How guilt is represented in 'An Inspector Calls' by JB Priestley

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How guilt is represented in ‘An Inspector Calls’

The theme of guilt was not represented until Inspector Goole arrives along with the news of Eva Smith’s/ Daisy Renton’s death, and from then on the guilt from each of the characters has been represented in many ways. Each main character seems to have played a part in the lead up to her death and the guilt, although not always shown massively, is still quite apparent and develops as the play goes on.

Mr Birling had employed Eva in one of his machine shops for over a year but when she asked for a very small rise in pay he refused and warned “if they didn’t like those rates, they could go and work elsewhere.” Because of this, Eva was thrown out of the workplace. He believed he was just looking after his business when it actually led her on a downward spiral eventually leading to her suicide. He didn’t understand or think that he had done anything wrong or he just didn’t want to admit it but during the play, the inspector made Mr Birling feel slightly guilty for his part in Eva’s death but this didn’t happen until the later stages of the play. Although he became a bit guilty he is unable to admit his responsibility for his part in Eva smith’s death.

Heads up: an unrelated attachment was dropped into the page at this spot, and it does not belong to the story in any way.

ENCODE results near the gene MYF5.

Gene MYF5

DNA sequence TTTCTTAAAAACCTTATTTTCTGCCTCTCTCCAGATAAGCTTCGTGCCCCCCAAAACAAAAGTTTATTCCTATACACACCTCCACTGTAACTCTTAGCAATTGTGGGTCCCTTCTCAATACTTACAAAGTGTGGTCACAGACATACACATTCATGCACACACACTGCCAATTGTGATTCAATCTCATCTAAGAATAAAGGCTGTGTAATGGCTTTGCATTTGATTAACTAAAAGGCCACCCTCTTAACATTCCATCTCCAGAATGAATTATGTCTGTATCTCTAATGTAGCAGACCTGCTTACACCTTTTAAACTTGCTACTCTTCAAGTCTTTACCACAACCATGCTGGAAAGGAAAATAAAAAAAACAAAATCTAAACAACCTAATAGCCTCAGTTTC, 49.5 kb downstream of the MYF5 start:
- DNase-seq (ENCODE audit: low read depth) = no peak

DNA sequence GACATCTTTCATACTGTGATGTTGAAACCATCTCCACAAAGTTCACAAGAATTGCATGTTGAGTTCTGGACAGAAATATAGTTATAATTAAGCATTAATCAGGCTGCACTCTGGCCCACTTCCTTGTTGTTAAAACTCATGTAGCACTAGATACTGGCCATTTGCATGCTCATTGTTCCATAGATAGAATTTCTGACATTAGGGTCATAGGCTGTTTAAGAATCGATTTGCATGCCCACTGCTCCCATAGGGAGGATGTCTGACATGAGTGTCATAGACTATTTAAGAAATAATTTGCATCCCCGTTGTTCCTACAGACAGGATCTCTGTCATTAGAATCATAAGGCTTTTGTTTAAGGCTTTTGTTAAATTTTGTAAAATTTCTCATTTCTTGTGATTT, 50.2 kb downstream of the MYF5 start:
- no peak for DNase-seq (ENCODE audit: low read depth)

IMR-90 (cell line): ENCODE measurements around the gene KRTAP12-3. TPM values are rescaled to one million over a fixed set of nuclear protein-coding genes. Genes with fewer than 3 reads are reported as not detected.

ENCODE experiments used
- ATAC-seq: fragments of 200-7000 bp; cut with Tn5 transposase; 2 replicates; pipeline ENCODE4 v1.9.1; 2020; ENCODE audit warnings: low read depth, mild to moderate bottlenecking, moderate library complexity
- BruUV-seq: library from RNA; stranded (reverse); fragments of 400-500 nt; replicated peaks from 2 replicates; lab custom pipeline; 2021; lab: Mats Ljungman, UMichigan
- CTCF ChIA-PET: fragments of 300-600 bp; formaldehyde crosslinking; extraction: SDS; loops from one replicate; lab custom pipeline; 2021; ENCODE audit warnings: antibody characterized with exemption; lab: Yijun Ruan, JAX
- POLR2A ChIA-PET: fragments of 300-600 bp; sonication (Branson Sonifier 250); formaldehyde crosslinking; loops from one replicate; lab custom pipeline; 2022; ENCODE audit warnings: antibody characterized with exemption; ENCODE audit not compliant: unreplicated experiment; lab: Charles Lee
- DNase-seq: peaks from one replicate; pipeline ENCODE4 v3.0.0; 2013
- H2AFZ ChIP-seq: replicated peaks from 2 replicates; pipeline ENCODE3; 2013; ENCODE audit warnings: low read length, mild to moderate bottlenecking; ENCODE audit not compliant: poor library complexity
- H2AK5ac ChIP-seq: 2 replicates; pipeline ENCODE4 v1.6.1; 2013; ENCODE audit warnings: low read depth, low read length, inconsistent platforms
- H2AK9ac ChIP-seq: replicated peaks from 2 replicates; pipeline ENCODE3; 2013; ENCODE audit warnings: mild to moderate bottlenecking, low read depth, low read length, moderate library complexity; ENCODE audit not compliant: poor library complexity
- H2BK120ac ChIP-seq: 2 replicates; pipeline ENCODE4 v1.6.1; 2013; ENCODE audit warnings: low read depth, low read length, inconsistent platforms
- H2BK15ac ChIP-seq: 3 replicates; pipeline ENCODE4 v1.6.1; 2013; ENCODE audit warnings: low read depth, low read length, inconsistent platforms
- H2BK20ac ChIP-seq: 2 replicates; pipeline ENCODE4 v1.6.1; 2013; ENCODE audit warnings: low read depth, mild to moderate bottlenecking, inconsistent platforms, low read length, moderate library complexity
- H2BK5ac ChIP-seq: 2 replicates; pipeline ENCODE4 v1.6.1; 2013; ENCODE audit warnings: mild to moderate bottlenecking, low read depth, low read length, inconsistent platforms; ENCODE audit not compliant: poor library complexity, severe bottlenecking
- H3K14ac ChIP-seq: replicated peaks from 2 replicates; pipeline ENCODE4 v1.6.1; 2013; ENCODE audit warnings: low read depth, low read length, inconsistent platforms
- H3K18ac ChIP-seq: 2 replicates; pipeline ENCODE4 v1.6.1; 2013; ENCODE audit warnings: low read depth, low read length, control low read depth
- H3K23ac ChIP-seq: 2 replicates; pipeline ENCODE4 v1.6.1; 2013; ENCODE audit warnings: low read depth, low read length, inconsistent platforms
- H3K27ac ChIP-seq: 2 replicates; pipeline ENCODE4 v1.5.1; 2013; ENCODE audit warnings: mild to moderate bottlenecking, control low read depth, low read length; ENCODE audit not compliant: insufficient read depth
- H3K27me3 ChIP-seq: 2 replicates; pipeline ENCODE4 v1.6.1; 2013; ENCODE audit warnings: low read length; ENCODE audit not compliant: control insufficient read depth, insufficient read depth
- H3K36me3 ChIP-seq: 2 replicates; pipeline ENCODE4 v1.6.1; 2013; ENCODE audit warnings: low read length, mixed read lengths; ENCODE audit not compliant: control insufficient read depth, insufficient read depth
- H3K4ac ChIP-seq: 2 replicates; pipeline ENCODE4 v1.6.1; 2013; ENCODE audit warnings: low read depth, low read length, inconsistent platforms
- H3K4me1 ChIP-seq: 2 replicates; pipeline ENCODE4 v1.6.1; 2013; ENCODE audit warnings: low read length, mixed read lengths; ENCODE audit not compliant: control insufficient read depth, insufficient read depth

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Probably the character that shows most guilt and sympathy is Sheila Birling. She is horrified by her own part in Eva's story. She feels full of guilt for her jealous actions and blames herself as "really responsible."

She mainly felt guilty because she got Eva sacked from her workplace (Milwards) when she “caught her smiling at the assistant” and she feels that that may have helped in the lead up to her death. She seems like she regrets what she did, unlike some of the other characters. A quote to show this would be “And if I could help ...

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